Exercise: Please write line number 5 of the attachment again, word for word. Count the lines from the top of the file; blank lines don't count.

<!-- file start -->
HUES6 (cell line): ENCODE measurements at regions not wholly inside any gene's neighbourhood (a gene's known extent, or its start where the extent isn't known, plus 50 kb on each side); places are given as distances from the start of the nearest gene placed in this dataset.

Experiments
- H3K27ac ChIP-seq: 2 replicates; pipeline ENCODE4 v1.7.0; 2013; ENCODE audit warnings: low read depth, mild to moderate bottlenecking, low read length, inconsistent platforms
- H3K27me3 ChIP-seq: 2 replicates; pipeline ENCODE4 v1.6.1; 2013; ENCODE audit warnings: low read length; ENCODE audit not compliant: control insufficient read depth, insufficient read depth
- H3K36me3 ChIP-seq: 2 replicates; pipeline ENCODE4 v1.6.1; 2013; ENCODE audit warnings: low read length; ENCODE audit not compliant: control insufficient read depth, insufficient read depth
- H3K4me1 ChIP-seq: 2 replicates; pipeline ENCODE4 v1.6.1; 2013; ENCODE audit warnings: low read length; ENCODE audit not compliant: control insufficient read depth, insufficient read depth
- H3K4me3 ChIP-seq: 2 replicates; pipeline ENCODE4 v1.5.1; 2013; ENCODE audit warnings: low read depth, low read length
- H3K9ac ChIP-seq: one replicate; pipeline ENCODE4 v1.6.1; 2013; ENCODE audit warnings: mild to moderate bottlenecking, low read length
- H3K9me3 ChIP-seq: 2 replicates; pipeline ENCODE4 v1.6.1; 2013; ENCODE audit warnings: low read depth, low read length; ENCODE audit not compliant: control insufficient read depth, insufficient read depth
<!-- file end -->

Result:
- H3K36me3 ChIP-seq: 2 replicates; pipeline ENCODE4 v1.6.1; 2013; ENCODE audit warnings: low read length; ENCODE audit not compliant: control insufficient read depth, insufficient read depth